NERC’s Chief Executive Officer, Dr. Sam Amadi
By Stanley Nkwazema and Chineme Okafor
The National Electricity Regulatory Commission (NERC) has revealed that companies which won bids for state-owned power generation assets put up for sale or concession would still undergo a “fit and proper” scrutiny.
NERC’s Chief Executive Officer, Dr. Sam Amadi, said the commission is looking into the memorandum submitted by the companies to determine whether the local firms and their foreign partners possess the technical and financial capacity to manage the assets.
The commission’s head also disclosed that they are conducting checks on the individuals involved in the transaction to find out if they are “fit and proper” to run the unbundled companies on behalf of Nigerians.
Amadi added that the report would be sent back to the president before the curtain is drawn on the exercise.
“We want to make sure that we have only competent companies to run the companies. It is not only submitting the MOU on the technical agreements that matter; but we must ensure that the foreign companies used to win the bids have stakes in the day-to-day running of the companies.
“They must have the financial capacity and must show commitment they will not dump their Nigerian partners and send us back to the previous situation of irregular power supply,” he said.
He also noted that the issue of power and the privatization exercise have security implications. "We must ensure that we do the right thing so that Nigerians won't come back to blame us or embark on strike, violence or vandalisation if the winners are not properly screened to find out their financial, human and technical capability to manage the assets”.
Apart from the NERC, the Asset Management Company of Nigeria (AMCON) is also conducting checks on the successful companies with regard to their debt profile.
Chairman of the Technical Committee of the NCP, Mr. Atedo Peterside, had echoed a similar sentiment during the opening of the financial bids submitted by investors which had shown interest in acquiring the power assets in Abuja last week. He cautioned the jubilant representatives of the successful companies to be mindful of the fact that their emergence as preferred bidders was still subject to the approval of NCP and that they could still be denied the opportunity of taking over the companies if they failed to pay their fees or if they were found wanting in documentation during post-bid assessment.
He added that the winners should not deem themselves "preferred bidders" yet until confirmation by the NCP and their ability to make a letter of credit or bank guarantee for 15 per cent of the bid amount.
"They will be given 15 business days after the NCP approval to comply and be designated preferred bidder," he explained.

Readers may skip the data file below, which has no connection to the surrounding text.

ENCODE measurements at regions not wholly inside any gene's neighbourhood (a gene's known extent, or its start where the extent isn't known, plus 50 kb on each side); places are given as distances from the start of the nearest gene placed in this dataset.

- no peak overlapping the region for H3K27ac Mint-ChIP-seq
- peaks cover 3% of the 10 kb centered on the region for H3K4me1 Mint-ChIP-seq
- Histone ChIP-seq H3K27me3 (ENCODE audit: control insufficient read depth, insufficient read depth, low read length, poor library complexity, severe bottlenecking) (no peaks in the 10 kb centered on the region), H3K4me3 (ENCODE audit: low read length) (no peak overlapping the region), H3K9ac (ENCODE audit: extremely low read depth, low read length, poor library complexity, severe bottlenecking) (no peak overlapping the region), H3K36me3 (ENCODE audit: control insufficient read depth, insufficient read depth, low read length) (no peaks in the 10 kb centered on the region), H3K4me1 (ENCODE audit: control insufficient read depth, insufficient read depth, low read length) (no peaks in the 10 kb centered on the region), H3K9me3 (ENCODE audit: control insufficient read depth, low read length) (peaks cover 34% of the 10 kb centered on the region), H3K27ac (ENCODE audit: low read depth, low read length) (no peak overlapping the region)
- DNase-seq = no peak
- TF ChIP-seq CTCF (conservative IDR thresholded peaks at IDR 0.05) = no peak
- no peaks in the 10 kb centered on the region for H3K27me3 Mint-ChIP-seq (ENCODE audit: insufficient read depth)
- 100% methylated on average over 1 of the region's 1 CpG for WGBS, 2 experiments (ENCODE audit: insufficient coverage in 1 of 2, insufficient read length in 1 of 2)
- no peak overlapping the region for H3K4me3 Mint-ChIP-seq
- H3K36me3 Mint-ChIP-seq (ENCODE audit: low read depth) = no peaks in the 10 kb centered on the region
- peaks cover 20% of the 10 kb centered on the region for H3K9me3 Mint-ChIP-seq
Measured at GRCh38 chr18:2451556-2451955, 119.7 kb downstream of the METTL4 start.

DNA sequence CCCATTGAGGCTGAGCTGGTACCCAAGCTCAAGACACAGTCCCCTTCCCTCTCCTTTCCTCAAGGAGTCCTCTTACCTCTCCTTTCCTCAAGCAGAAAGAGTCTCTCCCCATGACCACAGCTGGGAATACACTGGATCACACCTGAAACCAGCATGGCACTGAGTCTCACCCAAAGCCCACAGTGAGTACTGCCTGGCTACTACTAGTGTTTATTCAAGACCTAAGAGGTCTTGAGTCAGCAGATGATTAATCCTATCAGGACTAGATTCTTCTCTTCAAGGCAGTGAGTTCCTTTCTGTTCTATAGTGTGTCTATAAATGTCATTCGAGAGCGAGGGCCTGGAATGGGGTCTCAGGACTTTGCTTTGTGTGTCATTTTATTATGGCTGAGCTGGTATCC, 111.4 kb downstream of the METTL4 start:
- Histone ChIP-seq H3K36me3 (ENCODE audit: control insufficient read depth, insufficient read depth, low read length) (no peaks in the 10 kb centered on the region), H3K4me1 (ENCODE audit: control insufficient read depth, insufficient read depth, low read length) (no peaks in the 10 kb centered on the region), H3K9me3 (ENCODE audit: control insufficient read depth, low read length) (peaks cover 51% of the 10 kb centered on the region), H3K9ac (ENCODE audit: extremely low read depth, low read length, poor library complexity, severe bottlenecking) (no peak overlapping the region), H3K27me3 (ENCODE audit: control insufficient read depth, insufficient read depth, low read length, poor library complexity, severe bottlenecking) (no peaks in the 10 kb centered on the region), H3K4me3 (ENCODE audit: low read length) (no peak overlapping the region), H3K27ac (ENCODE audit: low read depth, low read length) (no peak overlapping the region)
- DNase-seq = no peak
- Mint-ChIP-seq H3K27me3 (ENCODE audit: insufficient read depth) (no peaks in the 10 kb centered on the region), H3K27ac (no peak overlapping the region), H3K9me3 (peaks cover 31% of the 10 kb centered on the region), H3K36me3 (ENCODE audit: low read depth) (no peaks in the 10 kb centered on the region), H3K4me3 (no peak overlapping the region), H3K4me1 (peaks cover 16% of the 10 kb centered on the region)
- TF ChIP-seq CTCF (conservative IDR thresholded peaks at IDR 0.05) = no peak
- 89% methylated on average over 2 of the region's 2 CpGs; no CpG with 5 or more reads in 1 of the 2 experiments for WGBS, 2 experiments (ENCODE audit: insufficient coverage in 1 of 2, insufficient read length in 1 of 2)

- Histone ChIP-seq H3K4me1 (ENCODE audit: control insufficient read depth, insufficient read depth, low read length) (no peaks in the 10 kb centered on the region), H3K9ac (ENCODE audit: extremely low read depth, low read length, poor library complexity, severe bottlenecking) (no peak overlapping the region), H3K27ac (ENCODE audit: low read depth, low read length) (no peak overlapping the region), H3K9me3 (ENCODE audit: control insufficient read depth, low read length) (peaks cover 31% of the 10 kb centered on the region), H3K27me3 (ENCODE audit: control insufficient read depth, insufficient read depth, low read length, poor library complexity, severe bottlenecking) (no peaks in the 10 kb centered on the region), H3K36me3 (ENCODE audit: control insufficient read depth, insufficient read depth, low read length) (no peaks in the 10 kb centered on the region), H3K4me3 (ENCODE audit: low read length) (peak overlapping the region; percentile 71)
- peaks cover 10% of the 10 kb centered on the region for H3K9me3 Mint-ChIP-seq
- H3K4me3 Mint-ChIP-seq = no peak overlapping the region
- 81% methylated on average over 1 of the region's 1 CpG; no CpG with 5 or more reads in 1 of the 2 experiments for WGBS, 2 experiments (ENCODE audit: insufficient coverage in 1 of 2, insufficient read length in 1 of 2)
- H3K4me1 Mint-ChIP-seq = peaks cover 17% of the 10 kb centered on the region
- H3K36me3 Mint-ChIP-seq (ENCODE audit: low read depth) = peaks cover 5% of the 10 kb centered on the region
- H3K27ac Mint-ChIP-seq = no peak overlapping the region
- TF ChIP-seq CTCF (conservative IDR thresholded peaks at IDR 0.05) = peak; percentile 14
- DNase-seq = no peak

During the financial bid opening, Transcorp, alongside its partners, offered $300 million to emerge the preferred bidder for the 360 megawatts (mw) Ughelli power plant in Delta State.
Transcorp beat two other bidders, including Feniks Electricity and Amperion Power Distribution Limited, which offered bid prices of $54 million and $252 million respectively. Both Transcorp and Amperion's bid prices were, however, said to be above the reserve price, which enabled Amperion to emerge the reserve bidder for the Ughelli plant. The Amperion Group is jointly owned by Israeli-based BSG Resource Limited, State Grid Corporation of China and their local partner, Forte Oil.
However, Amperion's $128.52 million as the sole bidder for the 414mw Geregu power plant fell below the reserve price of $132 million to acquire a 51 per-cent stake and was offered the chance to match the reserve price to win the power plant.
Also, CMEC/Eurafric Energy, comprising a Chinese firm and Eurafric, a Nigerian oil and gas firm owned by Tony Onoh, offered $201 million to secure the 120mw Sapele power station, thus defeating its contender JBN-Nestoil (Julius Berger Nigeria Plc-Nestoil), which offered only $80 million initially.
JBN-Nestoil, however, was allowed to revise its bid price to $106.5 million, a figure declared by the NCP to have exceeded the reserve price. By revising its price upwards, JBN-Nestoil automatically emerged the reserve bidder for the Sapele plant.
Meanwhile, Mainstream Energy Solutions Limited, which has ties to Bello, Akhigbe, Ogbeha and Alhaji Ismaila Isa Funtua, Chairman of Bullet Construction Company and patron of the Newspaper Proprietors' Association of Nigeria (NPAN), who is the vice chairman of the consortium, was also the sole bidder for the Kainji-Jebba hydro electricity plants, as Mainstream offered $50,760,665.18 as fixed annual fees for the facility.
Also, for the 600mw Shiroro power facility, North-South Power Limited offered to manage the firm under a concession for a fixed annual fee of $23,602,484.47 including a commencement fee of $111,654,534.30.